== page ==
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Explainer: What you should know about Judge Neil Gorsuch

President Donald Trump has announced his nominee to replace the late Justice Antonin Scalia. Here is what you should know about the latest nominee for associate justice of the Supreme Court of the United States.

Neil Gorsuch

Age: 49

Birthplace: Denver, Colorado

Education: B.A. from Columbia University; J.D. from Harvard Law School; PhD in Law from University College at Oxford University.

Current judgeship: U.S. Court of Appeals for the Tenth Circuit (appointed by George W. Bush).

Previous roles: In the early 1990s, Judge Gorsuch clerked for U.S. Supreme Court Justices Byron White and Anthony Kennedy. He served in private practice at the Washington, D.C. law firm of Kellogg, Huber, Hansen, Todd, Evans & Figel, and served as principal deputy to the associate attorney general and acting associate attorney general, U.S. Department of Justice.

Religious denomination: Episcopalian

Family: Judge Gorsuch is married and has two daughters. His mother served as President Reagan’s head of the Environmental Protection Agency.

Judicial philosophy: Judge Gorsuch is considered a proponent of originalism, a manner of interpreting the Constitution that begins with the text and attempts to give that text the meaning it had when it was adopted, and textualism, a method of statutory interpretation that relies on the plain text of a statute to determine its meaning.

Positions and rulings

Gorsuch sided with Christian employers and religious organizations in the Burwell vs. Hobby Lobby and the Little Sisters of the Poor Supreme Court cases.  In the Hobby Lobby case, Gorsuch wrote, “The ACA’s mandate requires them to violate their religious faith by forcing them to lend an impermissible degree of assistance to conduct their religion teaches to be gravely wrong.”

He also wrote a book titled The Future of Assisted Suicide and Euthanasia, which makes the case against legalization. (However, during his confirmation hearing he said he would follow the law rather than personal convictions, and that in his writings he has largely defended existing precedent in these areas.)

Here are selected quotes from his book:

• “Perhaps the most profound indicium of the innate value of human life, however, lies in our respect for the idea of human equality. The 14th amendment to the US Constitution guarantees equal protection of the laws to all persons… This profound social and political commitment to human equality is grounded on, and an expression of, the belief that all persons innately have dignity and are worthy of respect without regard to their perceived value based on some instrumental scale of usefulness or merit. We treat people as worthy of equal respect because of their status as human beings and without regard to their looks, gender, race, creed, or any other incidental trait- because in the words of the Declaration of Independence, we hold it as ‘self-evident’ that ‘all men [and women] are created equal’ and enjoy ‘certain unalienable rights’ and ‘that among these are Life.’”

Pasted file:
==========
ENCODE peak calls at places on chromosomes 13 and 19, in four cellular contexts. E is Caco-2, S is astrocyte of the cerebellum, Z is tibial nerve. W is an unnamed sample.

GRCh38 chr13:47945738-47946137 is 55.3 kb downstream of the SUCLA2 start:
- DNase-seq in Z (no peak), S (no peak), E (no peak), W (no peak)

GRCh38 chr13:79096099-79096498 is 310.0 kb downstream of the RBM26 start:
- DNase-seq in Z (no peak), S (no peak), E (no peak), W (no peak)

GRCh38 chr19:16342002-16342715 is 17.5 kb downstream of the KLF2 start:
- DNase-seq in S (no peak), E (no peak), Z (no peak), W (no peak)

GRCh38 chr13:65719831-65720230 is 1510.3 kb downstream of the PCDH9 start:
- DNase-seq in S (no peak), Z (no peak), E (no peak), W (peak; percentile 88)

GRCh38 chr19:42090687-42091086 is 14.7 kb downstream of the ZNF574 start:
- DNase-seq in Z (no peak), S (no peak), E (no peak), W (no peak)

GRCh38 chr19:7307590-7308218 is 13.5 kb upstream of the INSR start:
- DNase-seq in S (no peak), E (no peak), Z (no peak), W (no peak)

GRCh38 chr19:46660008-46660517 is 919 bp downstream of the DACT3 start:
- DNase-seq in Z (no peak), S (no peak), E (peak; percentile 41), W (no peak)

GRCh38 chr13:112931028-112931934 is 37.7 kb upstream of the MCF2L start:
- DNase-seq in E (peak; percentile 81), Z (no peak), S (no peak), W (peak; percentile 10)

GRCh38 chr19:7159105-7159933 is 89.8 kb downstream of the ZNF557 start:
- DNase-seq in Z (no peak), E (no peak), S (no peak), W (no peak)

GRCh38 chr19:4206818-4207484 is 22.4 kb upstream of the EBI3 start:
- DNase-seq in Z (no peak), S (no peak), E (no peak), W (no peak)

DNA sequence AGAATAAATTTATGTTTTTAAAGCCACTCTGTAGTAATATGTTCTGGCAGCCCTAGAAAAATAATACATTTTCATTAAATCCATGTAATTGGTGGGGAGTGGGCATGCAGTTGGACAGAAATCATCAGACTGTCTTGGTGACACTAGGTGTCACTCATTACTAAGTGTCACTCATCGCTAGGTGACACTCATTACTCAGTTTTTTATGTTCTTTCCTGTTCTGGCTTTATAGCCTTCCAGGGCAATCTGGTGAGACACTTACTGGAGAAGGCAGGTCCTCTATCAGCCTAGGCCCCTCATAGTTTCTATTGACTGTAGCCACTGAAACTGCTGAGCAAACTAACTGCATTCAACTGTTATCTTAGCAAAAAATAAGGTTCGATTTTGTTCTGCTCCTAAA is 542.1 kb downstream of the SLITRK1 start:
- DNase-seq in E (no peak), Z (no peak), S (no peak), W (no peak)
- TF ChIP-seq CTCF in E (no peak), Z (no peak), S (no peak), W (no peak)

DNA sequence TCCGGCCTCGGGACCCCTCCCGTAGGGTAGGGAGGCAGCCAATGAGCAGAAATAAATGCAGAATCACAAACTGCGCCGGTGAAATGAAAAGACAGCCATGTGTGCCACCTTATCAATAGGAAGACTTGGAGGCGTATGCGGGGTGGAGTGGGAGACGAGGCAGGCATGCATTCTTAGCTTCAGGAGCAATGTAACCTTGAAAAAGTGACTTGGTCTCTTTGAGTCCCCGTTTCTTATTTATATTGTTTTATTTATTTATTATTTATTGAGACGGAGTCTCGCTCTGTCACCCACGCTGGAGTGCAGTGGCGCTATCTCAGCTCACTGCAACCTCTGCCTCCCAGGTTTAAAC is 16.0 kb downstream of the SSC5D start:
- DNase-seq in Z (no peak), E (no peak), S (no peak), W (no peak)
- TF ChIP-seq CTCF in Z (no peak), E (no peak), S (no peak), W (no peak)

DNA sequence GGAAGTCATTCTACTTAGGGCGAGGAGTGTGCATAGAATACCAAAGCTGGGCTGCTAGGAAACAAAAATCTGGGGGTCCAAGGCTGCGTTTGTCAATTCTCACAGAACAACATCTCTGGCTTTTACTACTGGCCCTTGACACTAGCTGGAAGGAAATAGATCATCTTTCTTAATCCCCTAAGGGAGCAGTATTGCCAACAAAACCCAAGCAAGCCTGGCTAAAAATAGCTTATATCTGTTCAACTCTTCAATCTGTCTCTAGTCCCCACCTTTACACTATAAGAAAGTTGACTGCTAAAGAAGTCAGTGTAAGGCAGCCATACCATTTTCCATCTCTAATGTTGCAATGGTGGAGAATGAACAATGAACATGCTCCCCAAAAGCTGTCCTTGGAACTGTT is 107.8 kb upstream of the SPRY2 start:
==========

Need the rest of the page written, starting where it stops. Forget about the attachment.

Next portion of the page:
• “American history is replete with arguments for applying eugenics theories (such as sterilization) to this group or that group on the grounds that such persons lack this or that arbitrary prerequisite for full ‘personhood.’”

• “… it is simply not acceptable when we are deciding who is and is not treated as fully human… it is incompatible with the promise of equal justice under law that any of us should feel at liberty to sit in judgement to decide who is and who is not entitled to the benefits of that promise.”

• “…If, as I have argued, human life qualifies as a basic good it follows that we can and should refrain from actions intended to do it harm. Such actions, after all, by their very definition evince a denial of life’s innate worth; they bespeak the view that human life is not itself a sufficient reason for action in and of itself but may be deliberately subordinated to other efforts and ends. To act intentionally against life is to suggest that its value rests only on its transient instrumental usefulness for other ends.”

• “While laws against assisted suicide plainly restrict some choice, consistent with the inviolability-of-life principle, they restrict only a limited arena of human actions—those intended to help kill.”

Judge Gorsuch has not made public comments or judicial rulings on abortion issues.

Press release and Russell Moore's thoughts on the appointment can be found here.

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